The Life of an ARTrepreneur

Some people know Felicia Perry from her time as a dancer with Ananya Dance Theatre. Others know her as an economic activist who served on the inaugural executive committee and board of the Association for Black Economic Power. Many know her for her fashion designs at Feeperella, or as the radio show host of DesignHER Life on KRSM, or as a community and business development organizer with the West Broadway Business and Area Coalition. But chances are, if you know her for just one or even two of these things, the rest will still come as a surprise.

“It doesn’t always make sense to people,” she laughs. She recalls being in India on tour with Ananya Dance Theatre when her photo appeared in Forbes online for her work around Black economic liberation. “People were saying, ‘Wait, I thought you were a dancer?’ because that’s how they know me.”

Such is the life of the “ARTrepreneur,” as she describes herself—an artist AND entrepreneur, because to be an artist making a sustainable living, once must also be an entrepreneur, and a savvy one at that. And savviness as an ARTrepreneur means taking advantage of every single opportunity available to you, developing skillsets in multiple different areas, making and nurturing connections with others in shared spaces, and using all of the knowledge you’ve gained and skills you’ve developed to further evolve into other pursuits. And, eventually, all of these various pursuits will connect, each one informing the next, until it all seems quite natural.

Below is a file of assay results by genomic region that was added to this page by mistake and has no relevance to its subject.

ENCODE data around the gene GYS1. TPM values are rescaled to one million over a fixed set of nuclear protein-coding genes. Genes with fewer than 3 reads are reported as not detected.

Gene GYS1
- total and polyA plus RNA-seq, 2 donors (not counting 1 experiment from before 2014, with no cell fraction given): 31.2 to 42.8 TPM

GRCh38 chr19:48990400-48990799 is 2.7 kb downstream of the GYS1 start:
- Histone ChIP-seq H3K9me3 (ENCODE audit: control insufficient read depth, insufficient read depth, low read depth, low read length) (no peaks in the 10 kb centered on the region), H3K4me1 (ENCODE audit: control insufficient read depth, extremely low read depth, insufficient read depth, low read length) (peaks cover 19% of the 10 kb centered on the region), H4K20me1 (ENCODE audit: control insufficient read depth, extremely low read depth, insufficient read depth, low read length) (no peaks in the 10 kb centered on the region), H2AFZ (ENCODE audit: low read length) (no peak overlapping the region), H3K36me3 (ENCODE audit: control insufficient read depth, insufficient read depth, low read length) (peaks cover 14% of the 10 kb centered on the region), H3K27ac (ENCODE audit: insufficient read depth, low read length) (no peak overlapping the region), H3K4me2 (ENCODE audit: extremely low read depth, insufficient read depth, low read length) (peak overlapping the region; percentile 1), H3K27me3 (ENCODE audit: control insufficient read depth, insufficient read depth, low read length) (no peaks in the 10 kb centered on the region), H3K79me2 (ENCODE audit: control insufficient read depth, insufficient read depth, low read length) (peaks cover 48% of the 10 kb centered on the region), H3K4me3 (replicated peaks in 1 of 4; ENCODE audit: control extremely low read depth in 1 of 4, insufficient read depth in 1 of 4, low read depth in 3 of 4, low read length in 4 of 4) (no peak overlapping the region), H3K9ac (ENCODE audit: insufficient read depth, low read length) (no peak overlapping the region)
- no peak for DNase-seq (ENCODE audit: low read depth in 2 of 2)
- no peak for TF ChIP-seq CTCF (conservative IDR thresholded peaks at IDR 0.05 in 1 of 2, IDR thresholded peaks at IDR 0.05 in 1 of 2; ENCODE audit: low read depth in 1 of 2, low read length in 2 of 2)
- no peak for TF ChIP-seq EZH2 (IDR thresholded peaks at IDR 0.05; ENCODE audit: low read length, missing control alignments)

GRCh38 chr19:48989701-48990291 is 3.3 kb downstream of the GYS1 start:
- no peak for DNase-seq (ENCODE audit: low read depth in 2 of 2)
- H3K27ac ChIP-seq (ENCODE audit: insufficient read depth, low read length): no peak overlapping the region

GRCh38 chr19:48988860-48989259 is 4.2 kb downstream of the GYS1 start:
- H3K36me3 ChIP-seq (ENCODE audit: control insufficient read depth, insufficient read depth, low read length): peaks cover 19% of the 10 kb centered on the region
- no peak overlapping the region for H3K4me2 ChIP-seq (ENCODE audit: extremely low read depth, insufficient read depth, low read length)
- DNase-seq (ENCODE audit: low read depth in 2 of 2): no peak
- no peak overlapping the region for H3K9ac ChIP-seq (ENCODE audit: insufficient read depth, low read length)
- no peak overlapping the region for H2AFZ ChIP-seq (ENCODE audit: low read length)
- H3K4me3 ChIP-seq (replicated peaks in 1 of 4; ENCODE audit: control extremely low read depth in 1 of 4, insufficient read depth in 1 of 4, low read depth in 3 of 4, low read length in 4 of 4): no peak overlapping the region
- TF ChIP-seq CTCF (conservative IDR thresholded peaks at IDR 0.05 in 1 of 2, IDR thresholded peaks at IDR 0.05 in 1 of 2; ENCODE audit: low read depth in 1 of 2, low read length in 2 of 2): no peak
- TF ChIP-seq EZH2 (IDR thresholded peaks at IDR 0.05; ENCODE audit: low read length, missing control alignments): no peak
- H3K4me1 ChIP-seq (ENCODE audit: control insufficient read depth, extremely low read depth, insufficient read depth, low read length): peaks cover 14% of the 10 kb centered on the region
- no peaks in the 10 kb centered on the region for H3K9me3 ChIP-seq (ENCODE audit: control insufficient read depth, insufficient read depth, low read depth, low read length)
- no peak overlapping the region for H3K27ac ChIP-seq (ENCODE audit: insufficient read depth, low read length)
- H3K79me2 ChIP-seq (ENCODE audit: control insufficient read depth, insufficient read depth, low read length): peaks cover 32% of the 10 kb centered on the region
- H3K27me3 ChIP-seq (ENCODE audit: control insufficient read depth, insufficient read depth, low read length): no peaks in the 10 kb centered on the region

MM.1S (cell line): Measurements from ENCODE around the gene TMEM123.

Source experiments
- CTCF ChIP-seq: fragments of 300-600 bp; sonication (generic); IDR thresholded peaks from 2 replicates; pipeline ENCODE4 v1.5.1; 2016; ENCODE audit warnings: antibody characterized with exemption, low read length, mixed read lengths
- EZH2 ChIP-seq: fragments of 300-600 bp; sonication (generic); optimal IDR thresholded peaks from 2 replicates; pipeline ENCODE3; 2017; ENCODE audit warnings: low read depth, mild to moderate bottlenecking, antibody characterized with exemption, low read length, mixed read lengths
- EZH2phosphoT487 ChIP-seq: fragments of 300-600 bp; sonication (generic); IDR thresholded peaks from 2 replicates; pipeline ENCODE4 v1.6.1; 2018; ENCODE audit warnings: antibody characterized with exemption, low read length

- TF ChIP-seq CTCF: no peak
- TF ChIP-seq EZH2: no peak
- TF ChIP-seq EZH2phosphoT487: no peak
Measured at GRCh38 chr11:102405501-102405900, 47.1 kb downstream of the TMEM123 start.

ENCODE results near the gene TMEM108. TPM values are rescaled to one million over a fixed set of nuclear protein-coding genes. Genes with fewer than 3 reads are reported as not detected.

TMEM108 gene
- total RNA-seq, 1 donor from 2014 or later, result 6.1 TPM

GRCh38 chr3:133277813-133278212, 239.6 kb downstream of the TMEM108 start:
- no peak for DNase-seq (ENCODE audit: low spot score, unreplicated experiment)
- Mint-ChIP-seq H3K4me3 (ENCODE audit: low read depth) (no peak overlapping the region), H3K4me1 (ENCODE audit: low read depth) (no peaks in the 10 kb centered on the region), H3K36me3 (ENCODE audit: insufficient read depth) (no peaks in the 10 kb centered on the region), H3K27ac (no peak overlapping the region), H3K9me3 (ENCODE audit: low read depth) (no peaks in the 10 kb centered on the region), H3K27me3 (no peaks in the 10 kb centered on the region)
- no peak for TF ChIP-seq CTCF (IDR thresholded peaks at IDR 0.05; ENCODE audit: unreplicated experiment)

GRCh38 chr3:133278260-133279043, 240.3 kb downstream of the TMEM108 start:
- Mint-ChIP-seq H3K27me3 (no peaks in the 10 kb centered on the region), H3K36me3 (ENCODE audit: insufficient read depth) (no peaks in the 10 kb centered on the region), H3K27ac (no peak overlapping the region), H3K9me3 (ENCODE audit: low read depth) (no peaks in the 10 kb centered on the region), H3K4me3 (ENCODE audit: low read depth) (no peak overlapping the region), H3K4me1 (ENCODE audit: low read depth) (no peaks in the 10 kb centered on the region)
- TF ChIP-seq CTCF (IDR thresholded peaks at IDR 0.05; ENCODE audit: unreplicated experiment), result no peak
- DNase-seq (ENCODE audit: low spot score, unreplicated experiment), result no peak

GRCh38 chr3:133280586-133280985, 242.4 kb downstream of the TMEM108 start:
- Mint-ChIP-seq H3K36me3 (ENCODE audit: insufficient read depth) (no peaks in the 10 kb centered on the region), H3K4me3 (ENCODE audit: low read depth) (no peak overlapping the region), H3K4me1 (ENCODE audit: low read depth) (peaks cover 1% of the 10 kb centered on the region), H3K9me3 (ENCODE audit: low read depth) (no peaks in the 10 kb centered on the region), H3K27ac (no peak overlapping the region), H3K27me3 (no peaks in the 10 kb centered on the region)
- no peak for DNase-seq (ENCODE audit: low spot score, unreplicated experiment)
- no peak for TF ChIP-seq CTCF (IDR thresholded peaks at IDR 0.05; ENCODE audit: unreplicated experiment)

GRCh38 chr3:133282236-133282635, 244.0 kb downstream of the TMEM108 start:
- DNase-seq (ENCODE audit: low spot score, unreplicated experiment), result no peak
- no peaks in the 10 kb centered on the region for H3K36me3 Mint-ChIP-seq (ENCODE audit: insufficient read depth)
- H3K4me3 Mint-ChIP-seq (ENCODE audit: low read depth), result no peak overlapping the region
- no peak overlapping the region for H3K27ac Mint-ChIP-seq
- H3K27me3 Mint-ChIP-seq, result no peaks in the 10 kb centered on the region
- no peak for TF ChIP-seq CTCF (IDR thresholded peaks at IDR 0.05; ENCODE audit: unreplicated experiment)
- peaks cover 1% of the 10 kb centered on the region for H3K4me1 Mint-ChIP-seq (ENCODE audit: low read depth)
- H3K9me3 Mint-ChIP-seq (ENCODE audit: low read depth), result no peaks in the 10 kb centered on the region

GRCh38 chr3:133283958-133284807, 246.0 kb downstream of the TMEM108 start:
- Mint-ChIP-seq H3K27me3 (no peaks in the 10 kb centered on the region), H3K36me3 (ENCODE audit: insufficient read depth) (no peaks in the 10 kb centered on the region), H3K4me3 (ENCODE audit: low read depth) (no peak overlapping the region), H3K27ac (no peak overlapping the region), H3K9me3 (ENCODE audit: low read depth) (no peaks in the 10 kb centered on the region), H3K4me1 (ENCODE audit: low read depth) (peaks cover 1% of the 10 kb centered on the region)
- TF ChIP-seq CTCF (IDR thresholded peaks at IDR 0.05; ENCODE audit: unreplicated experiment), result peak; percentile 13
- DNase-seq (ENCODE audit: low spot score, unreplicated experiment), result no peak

Felicia Perry wearing her own designs. Photo by Hui Wilcox.

“I’m not one- or two- or even three-dimensional, and that’s what a lot of my work is about,” she says. “I’m really trying to have space as a creative person to be all of those things, because, as a working artist, one of the things that bogs us down is feeling like we’re in a box. But we do it to each other in how we force people to show up. I struggled with that as a dancer because I wasn’t trained professionally at a young age; I didn’t start dancing professionally until I was 37.”

Perry actually didn’t call herself an “artist” for most of her life, even though she was always creating something from a very young age—drawing, creating patterns with braids and styles with hair, making clothes. “All of that was cultivated through curiosity,” she says.

One of her first jobs, while she was in junior high, was as an assistant artist for the Department of Arts & Design at Bethel University. Her job was “basically painting all day,” helping to put together an art show that they were producing for their centennial.

“It was my earliest experience as a professional artist and getting paid to do something,” she says. She would then do things like draw portraits in charcoal for some extra cash, but ended up in the corporate world working in finance for over a decade. She ultimately exited that world to explore her creative side as well as for the sake of her own health and well-being. She started a craft business making items like scarves and yoga pants while also working in education, and turned those self-taught creative pursuits into full-time fashion design with her couture brand Feeprella.